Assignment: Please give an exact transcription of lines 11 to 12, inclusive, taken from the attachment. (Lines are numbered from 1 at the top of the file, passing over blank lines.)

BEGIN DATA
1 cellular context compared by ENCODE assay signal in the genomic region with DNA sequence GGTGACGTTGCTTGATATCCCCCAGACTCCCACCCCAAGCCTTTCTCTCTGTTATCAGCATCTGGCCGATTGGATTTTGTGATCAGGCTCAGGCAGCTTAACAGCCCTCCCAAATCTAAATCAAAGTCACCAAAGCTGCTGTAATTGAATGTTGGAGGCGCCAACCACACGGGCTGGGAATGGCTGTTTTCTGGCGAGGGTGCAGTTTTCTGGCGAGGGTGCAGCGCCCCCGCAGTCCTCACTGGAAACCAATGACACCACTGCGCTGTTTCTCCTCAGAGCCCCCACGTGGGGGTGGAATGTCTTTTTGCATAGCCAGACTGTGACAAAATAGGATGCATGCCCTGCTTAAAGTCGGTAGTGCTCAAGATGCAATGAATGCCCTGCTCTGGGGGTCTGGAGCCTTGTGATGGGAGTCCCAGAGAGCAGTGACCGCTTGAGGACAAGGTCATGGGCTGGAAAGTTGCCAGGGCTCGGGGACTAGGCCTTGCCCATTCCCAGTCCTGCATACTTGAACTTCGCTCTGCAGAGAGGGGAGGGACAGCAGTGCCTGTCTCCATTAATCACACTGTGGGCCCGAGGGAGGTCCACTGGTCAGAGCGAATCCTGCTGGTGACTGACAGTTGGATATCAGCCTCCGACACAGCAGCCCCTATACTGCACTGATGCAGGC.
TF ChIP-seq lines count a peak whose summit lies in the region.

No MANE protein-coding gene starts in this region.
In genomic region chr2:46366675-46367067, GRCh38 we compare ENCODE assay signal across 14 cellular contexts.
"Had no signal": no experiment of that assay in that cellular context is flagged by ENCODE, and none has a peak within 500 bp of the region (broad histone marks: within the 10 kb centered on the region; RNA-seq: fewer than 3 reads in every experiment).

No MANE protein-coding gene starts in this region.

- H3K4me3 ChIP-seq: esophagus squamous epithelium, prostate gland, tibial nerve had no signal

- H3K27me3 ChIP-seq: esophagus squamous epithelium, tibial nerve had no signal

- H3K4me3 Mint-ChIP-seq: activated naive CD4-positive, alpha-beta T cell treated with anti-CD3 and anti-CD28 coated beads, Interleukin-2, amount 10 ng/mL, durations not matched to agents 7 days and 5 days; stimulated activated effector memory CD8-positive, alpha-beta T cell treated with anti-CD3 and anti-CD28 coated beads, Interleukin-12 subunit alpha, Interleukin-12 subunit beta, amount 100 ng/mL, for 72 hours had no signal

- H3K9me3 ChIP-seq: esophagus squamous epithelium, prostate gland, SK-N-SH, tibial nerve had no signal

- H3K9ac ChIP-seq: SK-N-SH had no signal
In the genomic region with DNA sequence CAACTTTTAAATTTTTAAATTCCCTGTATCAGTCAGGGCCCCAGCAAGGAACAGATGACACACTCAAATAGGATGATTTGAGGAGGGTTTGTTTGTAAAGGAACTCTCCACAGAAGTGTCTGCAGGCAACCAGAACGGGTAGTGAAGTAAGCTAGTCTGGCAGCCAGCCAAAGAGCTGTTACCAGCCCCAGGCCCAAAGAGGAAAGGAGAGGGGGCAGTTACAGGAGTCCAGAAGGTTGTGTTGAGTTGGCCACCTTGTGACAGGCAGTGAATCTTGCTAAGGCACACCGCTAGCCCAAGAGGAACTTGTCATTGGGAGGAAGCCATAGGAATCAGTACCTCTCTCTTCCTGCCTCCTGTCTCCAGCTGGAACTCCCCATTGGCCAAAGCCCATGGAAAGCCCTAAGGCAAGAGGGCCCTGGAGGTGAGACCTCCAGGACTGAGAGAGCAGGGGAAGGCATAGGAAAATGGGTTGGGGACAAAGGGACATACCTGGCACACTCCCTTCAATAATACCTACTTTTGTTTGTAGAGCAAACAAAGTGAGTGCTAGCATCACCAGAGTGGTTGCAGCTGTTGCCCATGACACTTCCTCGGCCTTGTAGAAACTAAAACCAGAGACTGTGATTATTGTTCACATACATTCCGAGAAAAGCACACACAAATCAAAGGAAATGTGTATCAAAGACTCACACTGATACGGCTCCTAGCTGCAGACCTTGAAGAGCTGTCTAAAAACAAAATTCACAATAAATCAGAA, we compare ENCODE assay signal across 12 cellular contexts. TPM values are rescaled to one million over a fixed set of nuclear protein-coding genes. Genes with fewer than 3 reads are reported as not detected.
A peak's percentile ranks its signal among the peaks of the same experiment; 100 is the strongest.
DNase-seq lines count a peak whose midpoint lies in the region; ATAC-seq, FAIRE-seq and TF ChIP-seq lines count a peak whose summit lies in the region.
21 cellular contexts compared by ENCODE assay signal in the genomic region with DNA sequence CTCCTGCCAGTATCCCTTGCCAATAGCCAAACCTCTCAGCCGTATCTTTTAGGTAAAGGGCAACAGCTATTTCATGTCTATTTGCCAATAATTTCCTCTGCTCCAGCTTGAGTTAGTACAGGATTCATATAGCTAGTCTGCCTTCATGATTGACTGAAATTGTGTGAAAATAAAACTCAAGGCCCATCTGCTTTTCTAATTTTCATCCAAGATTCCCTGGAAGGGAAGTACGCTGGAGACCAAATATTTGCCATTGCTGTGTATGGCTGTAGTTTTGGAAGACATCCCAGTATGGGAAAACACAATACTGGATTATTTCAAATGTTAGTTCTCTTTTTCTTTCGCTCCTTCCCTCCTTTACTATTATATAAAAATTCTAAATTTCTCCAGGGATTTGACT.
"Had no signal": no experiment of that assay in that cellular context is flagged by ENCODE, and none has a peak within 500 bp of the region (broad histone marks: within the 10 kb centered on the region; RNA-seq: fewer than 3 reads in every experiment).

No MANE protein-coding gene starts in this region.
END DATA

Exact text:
- H3K9ac ChIP-seq: SK-N-SH had no signal
In the genomic region with DNA sequence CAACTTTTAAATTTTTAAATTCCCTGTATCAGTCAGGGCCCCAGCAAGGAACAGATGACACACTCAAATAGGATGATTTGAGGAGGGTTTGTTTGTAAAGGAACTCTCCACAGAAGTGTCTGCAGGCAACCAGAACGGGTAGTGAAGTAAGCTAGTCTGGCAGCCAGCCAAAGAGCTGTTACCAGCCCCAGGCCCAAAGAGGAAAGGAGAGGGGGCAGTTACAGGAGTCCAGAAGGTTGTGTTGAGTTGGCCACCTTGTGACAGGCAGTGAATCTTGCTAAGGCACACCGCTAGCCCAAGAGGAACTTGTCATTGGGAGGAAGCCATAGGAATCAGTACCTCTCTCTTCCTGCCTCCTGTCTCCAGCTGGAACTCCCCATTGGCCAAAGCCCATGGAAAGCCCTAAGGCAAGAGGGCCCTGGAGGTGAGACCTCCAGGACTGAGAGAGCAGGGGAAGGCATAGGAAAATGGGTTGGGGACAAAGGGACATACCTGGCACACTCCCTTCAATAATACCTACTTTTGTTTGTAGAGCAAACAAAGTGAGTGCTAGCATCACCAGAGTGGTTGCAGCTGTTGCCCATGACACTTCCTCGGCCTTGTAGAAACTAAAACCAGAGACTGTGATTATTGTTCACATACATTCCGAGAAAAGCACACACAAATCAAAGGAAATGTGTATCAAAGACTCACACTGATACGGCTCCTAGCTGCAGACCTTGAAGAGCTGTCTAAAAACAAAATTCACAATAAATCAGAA, we compare ENCODE assay signal across 12 cellular contexts. TPM values are rescaled to one million over a fixed set of nuclear protein-coding genes. Genes with fewer than 3 reads are reported as not detected.